Cooking is like sex—you feel your way through it, you endure on senses, you wait for inspiration to vaporize from ruffage.
Then, you strike.
No, no, it’s not about the formula of things! Scientists are better in the bakery than the kitchen, but this is the truth: You sear a steak in a cast iron pan over a fabulously hot flame. You do not toss it into a Pyrex glass baking dish, throw it in the oven, and expect a crusty cut. These are the basics. And you should know them.
But whatever causes that much beloved crust—entrée to the tenderness within—is well within the laws of chemistry to shift and change. A simple dusting of pepper might do the trick, as would a rub of cumin and cayenne—even a fleur de sel concoction with onion powder and a hint of garlic. There isn’t a rule, for if there were a rule, dinner would be little more than steamed broccoli and hard-boiled eggs. We don’t eat because we enjoy consistency; we eat because we relish surprise. Anyone who says differently is fooling themselves (or selling something).
At the same time, there are things we have come to expect: Hot dogs with artificially yellow mustard; hamburgers served on anemic, deflated buns; and spaghetti served with tomato sauce and never anything else. There are a few brave souls out there trying to upset the gustatory beast that prevails in this country—Grant Achatz being one of the most noble. In his own words, “food in an opportunity to be expressive, and therefore, food is art.” To wit: Out with what’s in.
Whoever looked at a Picasso and claimed there was a reasonable, mathematical explanation for noses on butts and heads twice the width of torsos? You get my point. Julia Child was famous because she was charismatic and adventurous. She had no appetite for science in the kitchen. What she imparted was less instruction than encouragement: Find the courage to trust your taste buds. The rest will follow suit.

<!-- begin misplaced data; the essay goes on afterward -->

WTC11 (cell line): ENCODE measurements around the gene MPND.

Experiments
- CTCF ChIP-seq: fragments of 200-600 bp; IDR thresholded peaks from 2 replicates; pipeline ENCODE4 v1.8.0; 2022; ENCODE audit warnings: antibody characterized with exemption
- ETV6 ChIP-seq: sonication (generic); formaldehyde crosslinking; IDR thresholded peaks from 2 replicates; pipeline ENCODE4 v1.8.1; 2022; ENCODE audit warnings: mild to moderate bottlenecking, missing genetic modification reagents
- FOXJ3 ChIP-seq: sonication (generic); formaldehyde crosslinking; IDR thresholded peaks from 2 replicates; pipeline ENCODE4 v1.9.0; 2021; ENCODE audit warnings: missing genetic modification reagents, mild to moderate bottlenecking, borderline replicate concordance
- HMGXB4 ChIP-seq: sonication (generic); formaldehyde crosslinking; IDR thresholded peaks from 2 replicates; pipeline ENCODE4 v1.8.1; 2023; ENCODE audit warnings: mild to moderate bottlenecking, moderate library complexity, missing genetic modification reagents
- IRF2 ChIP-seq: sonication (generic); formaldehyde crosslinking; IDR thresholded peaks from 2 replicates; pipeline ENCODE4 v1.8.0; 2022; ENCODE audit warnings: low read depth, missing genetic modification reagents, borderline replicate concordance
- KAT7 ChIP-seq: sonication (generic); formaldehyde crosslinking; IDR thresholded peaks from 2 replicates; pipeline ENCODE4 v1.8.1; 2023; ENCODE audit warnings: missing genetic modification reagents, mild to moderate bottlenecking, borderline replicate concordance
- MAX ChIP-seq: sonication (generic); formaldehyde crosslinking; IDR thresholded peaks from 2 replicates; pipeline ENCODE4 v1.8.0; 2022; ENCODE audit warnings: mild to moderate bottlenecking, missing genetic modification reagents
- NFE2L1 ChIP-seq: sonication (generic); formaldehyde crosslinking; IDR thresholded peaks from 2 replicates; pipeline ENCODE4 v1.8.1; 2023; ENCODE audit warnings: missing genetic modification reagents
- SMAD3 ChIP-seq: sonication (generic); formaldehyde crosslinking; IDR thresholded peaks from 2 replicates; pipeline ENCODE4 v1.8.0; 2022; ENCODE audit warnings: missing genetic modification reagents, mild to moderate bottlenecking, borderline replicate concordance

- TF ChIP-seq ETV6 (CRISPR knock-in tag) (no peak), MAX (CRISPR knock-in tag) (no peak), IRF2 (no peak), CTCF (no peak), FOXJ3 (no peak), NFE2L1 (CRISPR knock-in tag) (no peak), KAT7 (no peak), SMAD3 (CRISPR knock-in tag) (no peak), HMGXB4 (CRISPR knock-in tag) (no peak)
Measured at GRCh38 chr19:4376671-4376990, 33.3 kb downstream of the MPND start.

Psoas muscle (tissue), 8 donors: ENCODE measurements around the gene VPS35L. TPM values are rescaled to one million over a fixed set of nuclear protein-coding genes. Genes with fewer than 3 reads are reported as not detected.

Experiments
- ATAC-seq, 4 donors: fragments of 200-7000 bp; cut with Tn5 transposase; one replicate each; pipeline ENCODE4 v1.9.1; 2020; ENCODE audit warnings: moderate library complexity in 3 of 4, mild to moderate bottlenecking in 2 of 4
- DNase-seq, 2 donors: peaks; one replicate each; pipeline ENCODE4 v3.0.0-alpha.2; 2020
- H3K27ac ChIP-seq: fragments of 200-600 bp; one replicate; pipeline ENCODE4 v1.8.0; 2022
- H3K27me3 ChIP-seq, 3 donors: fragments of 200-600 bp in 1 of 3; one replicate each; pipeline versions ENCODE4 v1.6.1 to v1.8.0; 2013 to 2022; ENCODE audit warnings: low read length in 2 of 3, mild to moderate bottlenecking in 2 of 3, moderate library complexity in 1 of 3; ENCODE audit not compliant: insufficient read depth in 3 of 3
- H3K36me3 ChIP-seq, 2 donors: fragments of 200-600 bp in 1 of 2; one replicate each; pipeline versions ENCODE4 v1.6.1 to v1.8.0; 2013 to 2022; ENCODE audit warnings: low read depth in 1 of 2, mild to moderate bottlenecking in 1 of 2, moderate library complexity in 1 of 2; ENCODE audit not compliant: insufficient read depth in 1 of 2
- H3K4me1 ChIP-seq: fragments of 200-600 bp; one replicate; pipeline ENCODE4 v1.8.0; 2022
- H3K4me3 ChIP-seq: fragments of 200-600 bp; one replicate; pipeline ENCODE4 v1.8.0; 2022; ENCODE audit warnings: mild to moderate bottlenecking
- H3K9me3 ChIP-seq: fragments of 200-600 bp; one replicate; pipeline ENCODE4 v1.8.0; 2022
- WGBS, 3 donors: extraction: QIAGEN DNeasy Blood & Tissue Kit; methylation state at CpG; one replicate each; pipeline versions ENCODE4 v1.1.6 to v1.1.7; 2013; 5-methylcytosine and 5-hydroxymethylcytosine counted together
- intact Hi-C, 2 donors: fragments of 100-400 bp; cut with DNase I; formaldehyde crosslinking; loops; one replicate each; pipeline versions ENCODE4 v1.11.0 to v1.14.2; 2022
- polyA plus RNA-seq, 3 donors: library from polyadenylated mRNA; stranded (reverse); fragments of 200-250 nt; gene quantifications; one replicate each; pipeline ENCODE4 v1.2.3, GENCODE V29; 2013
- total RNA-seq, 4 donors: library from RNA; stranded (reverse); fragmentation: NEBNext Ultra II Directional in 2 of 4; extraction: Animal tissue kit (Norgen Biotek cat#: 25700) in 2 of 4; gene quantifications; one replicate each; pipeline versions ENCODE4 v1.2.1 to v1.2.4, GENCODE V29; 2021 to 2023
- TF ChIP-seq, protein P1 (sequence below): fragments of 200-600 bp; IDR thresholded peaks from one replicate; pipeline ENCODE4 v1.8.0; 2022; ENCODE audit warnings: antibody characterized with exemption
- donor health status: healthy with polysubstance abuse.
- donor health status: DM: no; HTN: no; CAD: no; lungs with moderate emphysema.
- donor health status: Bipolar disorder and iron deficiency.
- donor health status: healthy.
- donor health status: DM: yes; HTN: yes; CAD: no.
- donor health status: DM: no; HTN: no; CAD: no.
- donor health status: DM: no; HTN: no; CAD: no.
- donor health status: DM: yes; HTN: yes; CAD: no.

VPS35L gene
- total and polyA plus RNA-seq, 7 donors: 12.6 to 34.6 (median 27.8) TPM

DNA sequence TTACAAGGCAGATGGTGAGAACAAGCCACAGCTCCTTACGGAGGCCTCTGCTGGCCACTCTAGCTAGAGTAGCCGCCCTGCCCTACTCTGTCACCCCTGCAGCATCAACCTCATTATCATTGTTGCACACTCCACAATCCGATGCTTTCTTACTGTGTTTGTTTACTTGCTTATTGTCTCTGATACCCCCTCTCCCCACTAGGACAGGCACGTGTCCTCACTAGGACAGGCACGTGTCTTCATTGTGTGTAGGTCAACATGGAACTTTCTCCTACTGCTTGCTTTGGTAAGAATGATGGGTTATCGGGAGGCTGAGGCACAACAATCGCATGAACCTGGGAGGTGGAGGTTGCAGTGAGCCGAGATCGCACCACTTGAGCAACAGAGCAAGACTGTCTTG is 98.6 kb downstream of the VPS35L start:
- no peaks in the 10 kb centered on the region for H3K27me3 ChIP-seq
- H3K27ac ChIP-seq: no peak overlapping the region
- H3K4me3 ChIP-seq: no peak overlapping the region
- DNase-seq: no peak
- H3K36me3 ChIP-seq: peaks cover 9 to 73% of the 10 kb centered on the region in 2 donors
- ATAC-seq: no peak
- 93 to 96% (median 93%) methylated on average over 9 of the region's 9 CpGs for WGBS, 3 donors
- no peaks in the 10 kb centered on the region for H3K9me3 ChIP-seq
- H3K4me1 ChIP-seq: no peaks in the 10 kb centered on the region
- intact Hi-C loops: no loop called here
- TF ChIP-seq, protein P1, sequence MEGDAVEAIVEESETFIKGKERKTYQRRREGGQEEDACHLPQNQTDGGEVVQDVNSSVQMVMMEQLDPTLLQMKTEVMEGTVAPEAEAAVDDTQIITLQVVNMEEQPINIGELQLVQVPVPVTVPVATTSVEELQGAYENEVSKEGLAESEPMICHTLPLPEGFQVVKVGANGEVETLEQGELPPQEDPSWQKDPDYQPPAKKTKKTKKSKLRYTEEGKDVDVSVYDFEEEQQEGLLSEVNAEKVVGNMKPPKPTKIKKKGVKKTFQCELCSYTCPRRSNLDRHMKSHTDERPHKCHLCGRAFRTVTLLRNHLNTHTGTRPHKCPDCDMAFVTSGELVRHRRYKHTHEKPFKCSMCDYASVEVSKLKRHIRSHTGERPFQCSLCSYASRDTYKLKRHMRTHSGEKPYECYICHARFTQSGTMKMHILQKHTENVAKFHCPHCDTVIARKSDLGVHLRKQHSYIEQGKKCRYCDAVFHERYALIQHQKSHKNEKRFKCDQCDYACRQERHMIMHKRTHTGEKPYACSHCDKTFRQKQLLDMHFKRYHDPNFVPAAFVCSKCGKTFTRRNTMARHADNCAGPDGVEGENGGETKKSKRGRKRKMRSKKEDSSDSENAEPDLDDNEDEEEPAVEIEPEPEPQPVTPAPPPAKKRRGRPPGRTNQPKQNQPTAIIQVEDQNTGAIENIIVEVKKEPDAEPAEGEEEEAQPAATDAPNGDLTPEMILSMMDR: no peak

These days, I often balk when white wines are presented as apt pairings for crown roasts and racks of lamb. “Don’t you know it’s a red occasion!?” I bellow inside my head. And then I see the sommeliers of starred restaurants pouring Pinot Gris with filet mignon. The boat is overturned and I must somehow swim back to shore.
All I mean is: Forget the numbers game. Recall the glory of taste, and let it design your meals. Sure, it helps to do a little self-education, but don’t over-educate. The proof in the pudding is not the measurements we cannot taste, but the flavor that we can. Trust that you have your own worthy palate and indulge it for a while. You may find that hamburgers are better off with toast points and pesto, and hot dogs are best substituted for brats and beer.